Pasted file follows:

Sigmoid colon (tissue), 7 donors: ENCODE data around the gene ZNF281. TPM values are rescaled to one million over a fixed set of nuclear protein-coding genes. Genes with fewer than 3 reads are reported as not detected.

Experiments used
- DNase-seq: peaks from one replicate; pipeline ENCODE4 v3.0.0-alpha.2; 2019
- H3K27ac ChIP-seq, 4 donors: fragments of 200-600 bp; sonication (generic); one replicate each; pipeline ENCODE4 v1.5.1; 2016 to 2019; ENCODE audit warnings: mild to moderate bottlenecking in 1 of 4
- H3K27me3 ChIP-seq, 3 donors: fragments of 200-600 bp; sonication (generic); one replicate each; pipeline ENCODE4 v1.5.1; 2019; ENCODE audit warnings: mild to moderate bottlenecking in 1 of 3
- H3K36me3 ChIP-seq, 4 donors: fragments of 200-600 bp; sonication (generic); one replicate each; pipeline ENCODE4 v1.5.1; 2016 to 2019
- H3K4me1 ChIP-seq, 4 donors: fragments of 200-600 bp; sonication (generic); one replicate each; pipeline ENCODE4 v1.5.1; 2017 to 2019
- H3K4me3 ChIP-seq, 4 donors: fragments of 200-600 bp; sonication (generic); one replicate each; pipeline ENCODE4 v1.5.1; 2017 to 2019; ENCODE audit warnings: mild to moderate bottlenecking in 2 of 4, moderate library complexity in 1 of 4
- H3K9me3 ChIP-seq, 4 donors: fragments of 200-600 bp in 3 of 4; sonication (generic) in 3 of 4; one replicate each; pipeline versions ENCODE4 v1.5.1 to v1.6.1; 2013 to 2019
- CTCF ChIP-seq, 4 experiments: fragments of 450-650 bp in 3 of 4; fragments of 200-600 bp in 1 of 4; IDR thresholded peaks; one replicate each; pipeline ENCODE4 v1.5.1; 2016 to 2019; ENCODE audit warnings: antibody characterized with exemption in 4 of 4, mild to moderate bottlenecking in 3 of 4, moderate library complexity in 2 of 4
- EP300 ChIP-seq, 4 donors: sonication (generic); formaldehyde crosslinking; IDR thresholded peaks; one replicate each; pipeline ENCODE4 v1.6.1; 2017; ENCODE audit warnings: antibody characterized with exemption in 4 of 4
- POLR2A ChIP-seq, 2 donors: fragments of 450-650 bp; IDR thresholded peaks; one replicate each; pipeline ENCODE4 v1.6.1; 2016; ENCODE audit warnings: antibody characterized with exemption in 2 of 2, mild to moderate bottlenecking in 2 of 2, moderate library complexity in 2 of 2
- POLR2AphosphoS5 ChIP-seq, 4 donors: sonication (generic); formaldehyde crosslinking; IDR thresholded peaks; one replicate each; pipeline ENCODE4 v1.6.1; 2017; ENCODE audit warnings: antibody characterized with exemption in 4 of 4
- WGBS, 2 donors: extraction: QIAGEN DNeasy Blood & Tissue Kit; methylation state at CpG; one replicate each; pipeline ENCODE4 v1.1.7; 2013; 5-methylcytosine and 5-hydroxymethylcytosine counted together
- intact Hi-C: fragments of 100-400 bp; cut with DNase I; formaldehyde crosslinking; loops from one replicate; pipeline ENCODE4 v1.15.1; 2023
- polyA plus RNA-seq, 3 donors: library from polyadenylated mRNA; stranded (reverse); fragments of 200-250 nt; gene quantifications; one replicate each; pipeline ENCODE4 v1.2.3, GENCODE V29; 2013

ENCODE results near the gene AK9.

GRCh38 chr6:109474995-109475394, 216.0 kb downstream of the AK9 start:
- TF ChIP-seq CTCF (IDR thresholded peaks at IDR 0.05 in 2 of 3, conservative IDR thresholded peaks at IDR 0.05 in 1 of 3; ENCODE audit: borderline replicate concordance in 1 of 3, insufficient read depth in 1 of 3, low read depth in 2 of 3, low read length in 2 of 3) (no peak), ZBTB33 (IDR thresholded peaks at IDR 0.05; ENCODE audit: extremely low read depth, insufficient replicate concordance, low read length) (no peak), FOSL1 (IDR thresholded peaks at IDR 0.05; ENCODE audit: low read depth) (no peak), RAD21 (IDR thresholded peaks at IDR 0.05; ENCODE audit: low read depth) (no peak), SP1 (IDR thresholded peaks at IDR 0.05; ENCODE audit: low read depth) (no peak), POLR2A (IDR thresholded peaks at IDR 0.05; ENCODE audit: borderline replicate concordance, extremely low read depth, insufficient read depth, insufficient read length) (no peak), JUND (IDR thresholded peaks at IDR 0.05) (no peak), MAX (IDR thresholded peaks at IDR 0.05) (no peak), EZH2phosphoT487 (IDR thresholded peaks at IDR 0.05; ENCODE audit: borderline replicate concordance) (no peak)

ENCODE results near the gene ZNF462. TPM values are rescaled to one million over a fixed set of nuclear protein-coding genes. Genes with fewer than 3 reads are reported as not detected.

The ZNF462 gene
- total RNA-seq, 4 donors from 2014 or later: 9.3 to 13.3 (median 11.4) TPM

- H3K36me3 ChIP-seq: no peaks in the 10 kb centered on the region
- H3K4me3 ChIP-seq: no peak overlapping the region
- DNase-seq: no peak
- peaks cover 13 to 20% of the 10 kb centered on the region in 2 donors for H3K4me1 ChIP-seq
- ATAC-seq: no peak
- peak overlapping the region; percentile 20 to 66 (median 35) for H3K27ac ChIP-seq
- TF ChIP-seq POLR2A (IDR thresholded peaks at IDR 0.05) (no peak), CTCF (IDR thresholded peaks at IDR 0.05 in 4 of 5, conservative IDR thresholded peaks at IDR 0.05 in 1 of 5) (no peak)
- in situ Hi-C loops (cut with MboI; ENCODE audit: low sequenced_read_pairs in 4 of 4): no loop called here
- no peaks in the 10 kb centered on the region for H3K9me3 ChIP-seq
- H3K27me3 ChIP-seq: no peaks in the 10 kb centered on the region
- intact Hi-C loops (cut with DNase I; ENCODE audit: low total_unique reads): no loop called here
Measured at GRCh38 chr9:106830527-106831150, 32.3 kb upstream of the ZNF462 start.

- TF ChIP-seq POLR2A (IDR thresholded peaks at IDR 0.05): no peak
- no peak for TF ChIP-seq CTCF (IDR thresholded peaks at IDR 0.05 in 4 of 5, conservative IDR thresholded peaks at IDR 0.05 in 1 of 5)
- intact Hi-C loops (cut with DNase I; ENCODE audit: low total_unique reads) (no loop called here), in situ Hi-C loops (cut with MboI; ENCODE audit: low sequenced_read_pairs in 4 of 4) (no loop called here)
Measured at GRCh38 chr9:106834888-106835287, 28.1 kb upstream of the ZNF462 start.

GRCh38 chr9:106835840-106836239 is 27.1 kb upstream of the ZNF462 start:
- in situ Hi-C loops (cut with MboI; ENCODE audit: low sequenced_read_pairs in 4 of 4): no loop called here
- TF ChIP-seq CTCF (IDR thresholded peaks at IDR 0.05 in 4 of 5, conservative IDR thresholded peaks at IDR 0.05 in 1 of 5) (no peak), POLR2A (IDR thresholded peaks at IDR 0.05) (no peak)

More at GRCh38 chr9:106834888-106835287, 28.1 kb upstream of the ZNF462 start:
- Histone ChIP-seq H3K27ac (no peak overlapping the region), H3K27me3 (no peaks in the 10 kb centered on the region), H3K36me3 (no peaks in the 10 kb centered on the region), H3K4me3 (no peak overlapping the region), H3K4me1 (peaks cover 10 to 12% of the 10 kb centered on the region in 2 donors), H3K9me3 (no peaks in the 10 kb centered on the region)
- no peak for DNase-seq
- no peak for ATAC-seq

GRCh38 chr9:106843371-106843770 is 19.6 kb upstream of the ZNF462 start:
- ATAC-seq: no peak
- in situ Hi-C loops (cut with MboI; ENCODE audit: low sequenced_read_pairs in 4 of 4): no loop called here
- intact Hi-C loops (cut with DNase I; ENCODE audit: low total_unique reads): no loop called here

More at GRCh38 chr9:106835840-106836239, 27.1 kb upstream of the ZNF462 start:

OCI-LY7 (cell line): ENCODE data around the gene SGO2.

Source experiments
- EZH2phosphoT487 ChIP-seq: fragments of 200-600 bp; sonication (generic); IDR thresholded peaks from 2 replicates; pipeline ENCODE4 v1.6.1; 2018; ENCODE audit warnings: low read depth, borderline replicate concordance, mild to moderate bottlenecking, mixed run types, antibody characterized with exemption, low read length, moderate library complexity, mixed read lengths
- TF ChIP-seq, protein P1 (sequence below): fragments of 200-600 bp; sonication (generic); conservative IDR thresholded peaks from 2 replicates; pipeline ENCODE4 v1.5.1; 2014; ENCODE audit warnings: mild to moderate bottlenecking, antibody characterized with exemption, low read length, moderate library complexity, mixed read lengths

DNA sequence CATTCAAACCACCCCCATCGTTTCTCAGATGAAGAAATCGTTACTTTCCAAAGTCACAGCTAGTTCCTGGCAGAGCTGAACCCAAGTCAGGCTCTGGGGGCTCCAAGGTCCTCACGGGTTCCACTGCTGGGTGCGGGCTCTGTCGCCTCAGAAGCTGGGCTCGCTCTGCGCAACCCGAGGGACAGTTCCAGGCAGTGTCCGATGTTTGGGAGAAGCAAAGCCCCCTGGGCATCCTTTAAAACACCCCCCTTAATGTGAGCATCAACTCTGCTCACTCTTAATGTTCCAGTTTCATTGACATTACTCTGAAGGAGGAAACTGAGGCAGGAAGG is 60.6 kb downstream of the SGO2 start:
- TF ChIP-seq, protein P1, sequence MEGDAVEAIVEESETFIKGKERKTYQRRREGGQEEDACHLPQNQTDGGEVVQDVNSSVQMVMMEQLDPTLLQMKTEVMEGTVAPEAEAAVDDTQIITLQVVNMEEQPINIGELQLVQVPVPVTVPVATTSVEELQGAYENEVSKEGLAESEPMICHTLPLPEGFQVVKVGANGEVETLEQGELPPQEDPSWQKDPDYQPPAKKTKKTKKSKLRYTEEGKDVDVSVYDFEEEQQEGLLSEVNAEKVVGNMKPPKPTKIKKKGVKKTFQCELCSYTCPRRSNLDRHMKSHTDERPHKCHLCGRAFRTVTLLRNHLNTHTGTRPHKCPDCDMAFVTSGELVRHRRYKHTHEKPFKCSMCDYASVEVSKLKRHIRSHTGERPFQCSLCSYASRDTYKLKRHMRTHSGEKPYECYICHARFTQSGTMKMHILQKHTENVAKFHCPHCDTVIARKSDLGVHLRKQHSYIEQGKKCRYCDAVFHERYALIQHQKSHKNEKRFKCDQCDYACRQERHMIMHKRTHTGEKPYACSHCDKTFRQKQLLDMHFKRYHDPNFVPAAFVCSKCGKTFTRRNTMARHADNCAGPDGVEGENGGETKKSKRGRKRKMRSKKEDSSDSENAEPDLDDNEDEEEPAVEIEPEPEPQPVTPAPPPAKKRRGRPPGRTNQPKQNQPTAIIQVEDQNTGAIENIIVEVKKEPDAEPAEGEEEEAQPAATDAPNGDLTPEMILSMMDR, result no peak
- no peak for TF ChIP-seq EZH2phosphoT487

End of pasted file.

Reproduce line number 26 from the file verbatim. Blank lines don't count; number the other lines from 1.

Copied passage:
- peaks cover 13 to 20% of the 10 kb centered on the region in 2 donors for H3K4me1 ChIP-seq